With July 31st behind us, the trade season isn't over, but the rules have changed. To deal a player, a team must first place him on waivers. If that player is claimed, the team is limited to dealing with team that placed the claim. If a player clears waivers, they can be dealt to anyone. These rules change the market drastically.
Typically, the waiver rules eliminate most of the players who still have a year or two team control from the market because too many teams could potentially claim them. This leaves impending free agents and players with pricey contracts alone on the board.The five players here fit that profile and should be watched closely as prime post-deadline trade candidates.
The Phillies failed to make any deals at the trade deadline and they are in a complete free-fall, going 1-12 over their last 13 games.
They are 15.5 games back in the NL East and 10.5 back in the Wild Card, so if they can still make deals they probably should.
Young is set to be a free agent at the end of the year and with any team that claims him on the hook for the remainder of the $16 million he is owed this season, he is safe bet to pass waivers and land with a serious bidder.
Jason Vargas- Angels
Vargas was having a solid season, with a 3.65 ERA in 14 starts and 91 innings prior to landing on the DL with a blood clot in his left armpit. He threw a simulated game on Saturday and he should return to the mound soon, giving him a chance to show he is healthy and effective before August 31.
His strikeout and walk rates are not great and he may not sustain his pre-injury ERA even if he is completely healthy but starting pitching is always desirable as the season comes to a close. His pro-rated $8.5 million salary is high enough to ensure that any team that claims him will be doing so in hopes of making a deal.
Prior to their deadline-day acquisition of Bud Norris, the Orioles were looking at Vargas, according to Danny Knobler of CBS Sports. Baltimore may have moved on, but he could still appeal to several teams with starting pitching issues, like the Rangers and Indians. If any team with playoff ambitions loses a starter in the next week or two, Vargas would one of the first names discussed as a replacement.
Alex Rios was expected to be moved in the days leading up to July 31 and he remains a prime trade candidate now. Rios is owed the rest of his $12.5 million salary for this season, $12.5 million next year and he has a $13 million option for 2015 that requires a $1 million buyout so he is not likely to be claimed by anyone simply looking to block a trade.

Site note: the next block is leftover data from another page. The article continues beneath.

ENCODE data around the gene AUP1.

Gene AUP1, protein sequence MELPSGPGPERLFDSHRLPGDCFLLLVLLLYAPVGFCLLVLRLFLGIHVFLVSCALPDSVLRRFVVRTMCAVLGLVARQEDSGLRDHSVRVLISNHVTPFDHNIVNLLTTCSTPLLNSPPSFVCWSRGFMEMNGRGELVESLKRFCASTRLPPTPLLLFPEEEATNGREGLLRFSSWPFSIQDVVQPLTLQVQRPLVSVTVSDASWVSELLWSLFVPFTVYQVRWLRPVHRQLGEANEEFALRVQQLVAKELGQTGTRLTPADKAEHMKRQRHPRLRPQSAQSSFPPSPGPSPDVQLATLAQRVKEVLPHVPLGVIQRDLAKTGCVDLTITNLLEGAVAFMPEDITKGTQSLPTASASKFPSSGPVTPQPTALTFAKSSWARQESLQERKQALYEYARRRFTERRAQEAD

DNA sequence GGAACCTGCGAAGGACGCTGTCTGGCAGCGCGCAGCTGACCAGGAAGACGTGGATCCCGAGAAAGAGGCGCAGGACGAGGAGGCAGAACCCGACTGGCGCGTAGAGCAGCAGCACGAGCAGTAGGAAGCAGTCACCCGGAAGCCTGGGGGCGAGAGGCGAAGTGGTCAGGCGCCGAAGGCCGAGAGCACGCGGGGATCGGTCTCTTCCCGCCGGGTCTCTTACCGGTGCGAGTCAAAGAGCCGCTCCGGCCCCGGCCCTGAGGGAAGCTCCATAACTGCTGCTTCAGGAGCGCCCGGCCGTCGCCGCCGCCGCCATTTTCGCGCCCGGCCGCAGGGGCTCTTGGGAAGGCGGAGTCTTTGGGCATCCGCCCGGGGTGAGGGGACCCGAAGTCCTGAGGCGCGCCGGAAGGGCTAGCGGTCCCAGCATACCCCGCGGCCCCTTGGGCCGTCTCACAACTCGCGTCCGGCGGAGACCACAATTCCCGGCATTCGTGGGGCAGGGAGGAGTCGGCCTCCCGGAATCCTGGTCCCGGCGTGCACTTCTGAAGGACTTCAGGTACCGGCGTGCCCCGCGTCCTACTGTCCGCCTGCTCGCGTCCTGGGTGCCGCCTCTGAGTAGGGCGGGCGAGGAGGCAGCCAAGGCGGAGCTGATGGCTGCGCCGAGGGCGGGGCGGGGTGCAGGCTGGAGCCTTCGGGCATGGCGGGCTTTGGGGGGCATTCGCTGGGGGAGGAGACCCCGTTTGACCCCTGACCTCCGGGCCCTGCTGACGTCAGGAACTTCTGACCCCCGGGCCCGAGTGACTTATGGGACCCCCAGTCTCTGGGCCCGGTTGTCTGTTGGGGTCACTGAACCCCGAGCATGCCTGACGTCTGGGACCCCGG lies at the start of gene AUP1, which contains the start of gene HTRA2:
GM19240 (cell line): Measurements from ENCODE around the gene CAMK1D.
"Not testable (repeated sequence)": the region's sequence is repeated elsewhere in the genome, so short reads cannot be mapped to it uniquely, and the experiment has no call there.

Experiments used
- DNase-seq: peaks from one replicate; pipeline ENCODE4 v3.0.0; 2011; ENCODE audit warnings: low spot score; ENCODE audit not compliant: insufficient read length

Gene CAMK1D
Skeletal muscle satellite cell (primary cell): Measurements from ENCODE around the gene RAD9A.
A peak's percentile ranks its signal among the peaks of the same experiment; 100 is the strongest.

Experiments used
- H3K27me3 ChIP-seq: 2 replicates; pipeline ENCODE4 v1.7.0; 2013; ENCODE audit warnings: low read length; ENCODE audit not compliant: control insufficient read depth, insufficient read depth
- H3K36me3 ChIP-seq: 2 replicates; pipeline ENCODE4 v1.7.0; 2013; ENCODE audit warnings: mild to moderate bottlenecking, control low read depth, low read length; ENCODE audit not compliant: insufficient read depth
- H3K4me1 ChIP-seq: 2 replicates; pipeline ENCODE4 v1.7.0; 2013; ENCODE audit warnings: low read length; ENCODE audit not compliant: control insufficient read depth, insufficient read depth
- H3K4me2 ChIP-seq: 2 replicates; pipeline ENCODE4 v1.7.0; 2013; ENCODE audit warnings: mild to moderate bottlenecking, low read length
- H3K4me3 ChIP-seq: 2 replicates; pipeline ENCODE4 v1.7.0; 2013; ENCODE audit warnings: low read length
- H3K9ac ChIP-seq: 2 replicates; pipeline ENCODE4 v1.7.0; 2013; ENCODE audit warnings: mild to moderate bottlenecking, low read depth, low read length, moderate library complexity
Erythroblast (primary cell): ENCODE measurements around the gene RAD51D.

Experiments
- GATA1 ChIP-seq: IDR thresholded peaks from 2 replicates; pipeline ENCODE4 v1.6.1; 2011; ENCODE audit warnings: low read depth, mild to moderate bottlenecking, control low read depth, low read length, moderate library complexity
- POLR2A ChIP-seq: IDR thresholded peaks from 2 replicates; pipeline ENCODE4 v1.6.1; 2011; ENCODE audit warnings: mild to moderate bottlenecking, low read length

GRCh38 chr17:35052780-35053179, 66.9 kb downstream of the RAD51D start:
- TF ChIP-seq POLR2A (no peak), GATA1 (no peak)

He drew some level of interest from the Pirates, Rangers and Yankees before the deadline. He is having a solid season, hitting .275/.327.426 with 12 home runs and he would be nice addition for a team in need of a righty bat.
Morse would also be a good addition for a team in need of a right-handed bat and with just the remainder of his $6.75 million salary on the books, he would come cheaper than Rios. He doesn't have the same defensive ability but the lesser price tag could make him appealing to teams priced out of the Rios market.
The Mariners were loath to deal their soon-to-be-free-agent players at the deadline, but the return of Franklin Gutierrez will give them too many players for too few spots. Morse is the most expensive of the club's expendable veterans and that may put him on the bubble at some point during August. Pittsburgh would be a good fit and the power-starved Royals could look his way if they close the gap in the AL Central.
At this point, it looks like the Giants would prefer to keep Lincecum and at least retain the compensation pick if they fail to re-sign him.
However, that could change quickly if a top contender becomes desperate enough to make the right offer.
He is expensive and his performance this season has been erratic, so passing waivers shouldn't be a major issue, but any team that makes a run at him would have to provide compensation equivalent to a first round comp pick to sway the Giants to deal him. His abilities are still enticing enough to make that a possibility.
His 4.61 ERA doesn't look great, but if you put any faith in fielding independent metrics, he starts to look like serious candidate for positive regression. His FIP is a solid 3.70 and his 3.26 xFIP is not far from his career norm.
The AL Central would be an obvious landing spot, given the Tigers interest in acquiring him to close prior to the deadline and the Indians possible need for starting pitching. If that race stays close into late August, he would be one of the few game-changing acquisitions possibly available for both teams. The Diamondbacks could be another team interested in him after they whiffed on Yovani Gallardo, Matt Garza and Jake Peavy and the Braves could consider him to replace the spot left open by the injury to Tim Hudson.